Reactions to Trump announcing 2024 White House bid

Donald Trump's aides filed paperwork for his 2024 White House bid on Tuesday as the former president launched a run to regain the title

Reuters
Published : 16 Nov 2022, 05:44 AM
Updated : 16 Nov 2022, 05:44 AM

Donald Trump's aides filed paperwork for his 2024 White House bid on Tuesday as the former president launched a run to regain the title, aiming to pre-empt potential Republican rivals.

Trump, seeking a potential rematch with Democratic President Joe Biden, made his announcement at his Mar-a-Lago estate in Florida a week after midterm elections in which Republicans failed to win as many seats in Congress as they had hoped.

Republicans are meanwhile closing in on the 218 seats they need to take a majority in the 435-seat House of Representatives.

COMMENTS:

ANTHONY SCARAMUCCI, FOUNDER, SKYBRIDGE CAPITAL, SINGAPORE (FORMER WHITE HOUSE COMMUNICATIONS DIRECTOR)

"You know how you have a zombie that you can’t kill, like in the Night of the Walking Dead? That’s Trump. He’s the orange zombie that the Republicans are desperate to make extinct, but because of his personality - which is driven by money and attention - there would be absolutely no reason for him not to run for President.

"This is distressing the Republicans because they want to move past Trump. They clearly have lost momentum from an election point of view.

"Trump is fighting (like it’s) 2016-17 in 2024, but the world’s moving to 2030.

"He’s the Holy Trinity of market lubrication – stimulus, through deficit spending, low interest rates - easy money - and a lack of regulation. But the flip side is (investors) also know that he creates what markets absolutely hate: political instability. If any one of those other candidates can present themselves with some of the Trump messaging without the Trump drama, there might be opportunities."

SHANE OLIVER, HEAD OF INVESTMENT STRATEGY, AMP, SYDNEY

"While the Trump era was associated with mostly strong share markets, it also saw two years of rough returns – 2018 which his trade war policies influenced and 2020, which was due to COVID – and things have changed a lot since then so its doubtful investors would be concluding a new Trump presidency would necessarily be good for shares.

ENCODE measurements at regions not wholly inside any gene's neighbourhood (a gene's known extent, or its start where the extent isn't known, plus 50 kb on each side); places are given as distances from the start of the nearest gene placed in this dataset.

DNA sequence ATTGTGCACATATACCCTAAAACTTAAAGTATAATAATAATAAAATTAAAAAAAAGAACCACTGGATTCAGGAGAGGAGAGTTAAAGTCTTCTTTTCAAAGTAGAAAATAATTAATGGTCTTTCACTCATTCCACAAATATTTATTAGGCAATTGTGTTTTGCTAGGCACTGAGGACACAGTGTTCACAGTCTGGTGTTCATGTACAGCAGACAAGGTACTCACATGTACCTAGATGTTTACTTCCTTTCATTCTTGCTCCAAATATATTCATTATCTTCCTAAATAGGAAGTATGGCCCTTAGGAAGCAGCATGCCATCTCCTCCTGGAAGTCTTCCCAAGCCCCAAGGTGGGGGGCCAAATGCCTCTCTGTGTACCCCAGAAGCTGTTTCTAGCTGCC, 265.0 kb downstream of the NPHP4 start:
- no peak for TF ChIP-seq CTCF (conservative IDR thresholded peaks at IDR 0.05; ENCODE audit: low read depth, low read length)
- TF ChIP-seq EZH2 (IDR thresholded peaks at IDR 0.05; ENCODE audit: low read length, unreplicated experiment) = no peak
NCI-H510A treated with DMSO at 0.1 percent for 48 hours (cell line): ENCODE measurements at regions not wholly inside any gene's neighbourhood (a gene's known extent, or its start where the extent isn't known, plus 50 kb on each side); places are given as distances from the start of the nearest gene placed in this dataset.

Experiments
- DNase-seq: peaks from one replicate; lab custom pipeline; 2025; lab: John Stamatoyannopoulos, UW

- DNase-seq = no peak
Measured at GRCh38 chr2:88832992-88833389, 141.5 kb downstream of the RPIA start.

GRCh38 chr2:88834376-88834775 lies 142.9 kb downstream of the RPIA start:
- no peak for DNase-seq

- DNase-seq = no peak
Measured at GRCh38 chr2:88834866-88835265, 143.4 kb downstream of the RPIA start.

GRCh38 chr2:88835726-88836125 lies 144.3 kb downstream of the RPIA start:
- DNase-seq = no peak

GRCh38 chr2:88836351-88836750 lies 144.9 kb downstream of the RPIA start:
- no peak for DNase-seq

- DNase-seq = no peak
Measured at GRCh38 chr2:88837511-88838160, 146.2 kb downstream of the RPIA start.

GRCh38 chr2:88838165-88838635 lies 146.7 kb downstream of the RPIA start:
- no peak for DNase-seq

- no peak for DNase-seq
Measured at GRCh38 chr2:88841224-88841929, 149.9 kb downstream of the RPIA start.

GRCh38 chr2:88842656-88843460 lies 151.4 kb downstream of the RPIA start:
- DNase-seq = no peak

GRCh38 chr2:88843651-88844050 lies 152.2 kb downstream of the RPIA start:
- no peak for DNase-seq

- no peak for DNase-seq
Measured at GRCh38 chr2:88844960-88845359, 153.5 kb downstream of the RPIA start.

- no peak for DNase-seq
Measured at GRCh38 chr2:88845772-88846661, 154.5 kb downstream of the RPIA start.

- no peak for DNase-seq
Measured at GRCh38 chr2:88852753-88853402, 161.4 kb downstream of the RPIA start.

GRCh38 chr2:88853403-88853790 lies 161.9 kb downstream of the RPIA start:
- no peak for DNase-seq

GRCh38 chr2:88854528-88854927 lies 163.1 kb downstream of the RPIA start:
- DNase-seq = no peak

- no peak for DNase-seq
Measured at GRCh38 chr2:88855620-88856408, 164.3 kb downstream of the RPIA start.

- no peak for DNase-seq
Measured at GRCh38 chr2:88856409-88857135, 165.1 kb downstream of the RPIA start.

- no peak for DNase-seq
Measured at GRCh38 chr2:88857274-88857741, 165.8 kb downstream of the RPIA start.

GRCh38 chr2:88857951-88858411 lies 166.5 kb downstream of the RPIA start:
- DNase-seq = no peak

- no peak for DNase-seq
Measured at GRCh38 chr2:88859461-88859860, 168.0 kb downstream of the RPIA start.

"If anything, his decision to run may accentuate the divisions going on amongst Republicans, with many blaming him for their poor midterm election showing and these divisions may even lessen the chance of a more market friendly Republican administration gaining the presidency in 2024 so some investors may actually see it as a negative for markets."

RODRIGO CATRIL, SENIOR CURRENCY ANALYST, NATIONAL AUSTRALIA BANK, SYDNEY

"In general, the fact that the candidates he backed during the midterms have not performed well certainly loosens his position.

"So suddenly, he has come out in a weakened position. Compared to where he was prior to the midterms. We don’t think this will rattle the market until at least early 2024."

MATT SIMPSON, SENIOR MARKET ANALYST, CITY INDEX, SYDNEY

"At this stage the bigger question is whether he will split the Republican party and inadvertently hand the Democrats an easy win. Of course, a lot can happen between now and then – but if inflation is not under control, it will put the Dems in a very weak position by the elections.

"However, it's a long arduous road to the White House and as of yet Trump wields no presidential powers, so it could take some time for markets to take notice – which is likely why they showed no meaningful reaction today, from an announcement we all fully expected."

QUINCY KROSBY, CHIEF GLOBAL STRATEGIST AT LPL FINANCIAL, CHARLOTTE, NORTH CAROLINA

"It was expected as he has been leading towards this in his comments. It's going to be extremely interesting, a very interesting period, because it does look as if there are others who are prepared to vie for the nomination.

"I think there's been a shift, not just over the midterm election, but even months before that of new faces coming forward and seemingly prepared to compete and vying for the nomination."

JJ KINHAHAN, CEO IG NORTH AMERICA, CHICAGO

"I would say it's to be seen, and we’ll see what happens overall. It’s two years away so I think that in political situations, you have to be careful never to comment too early."

JOSHUA CRABB, HEAD OF ASIA-PACIFIC EQUITIES, ROBECO, HONG KONG

"I don't think the announcement means much as people thought he would - and with a weaker showing at the mid-terms it reduces likelihood of nomination. So think the impact is only down the track if he gets good traction with the nomination."

CHRIS WESTON, HEAD OF RESEARCH, PEPPERSTONE, MELBOURNE

"Thoroughly expected of course. (Rupert) Murdoch has said he'll push the Democrats if Trump entered the race and the wind is to the back of DeSantis. Neil Young said 'it's better to burn out than fade away'...feels like Trump will go down this time with little glory."

Toufique Imrose Khalidi
Editor-in-Chief and Publisher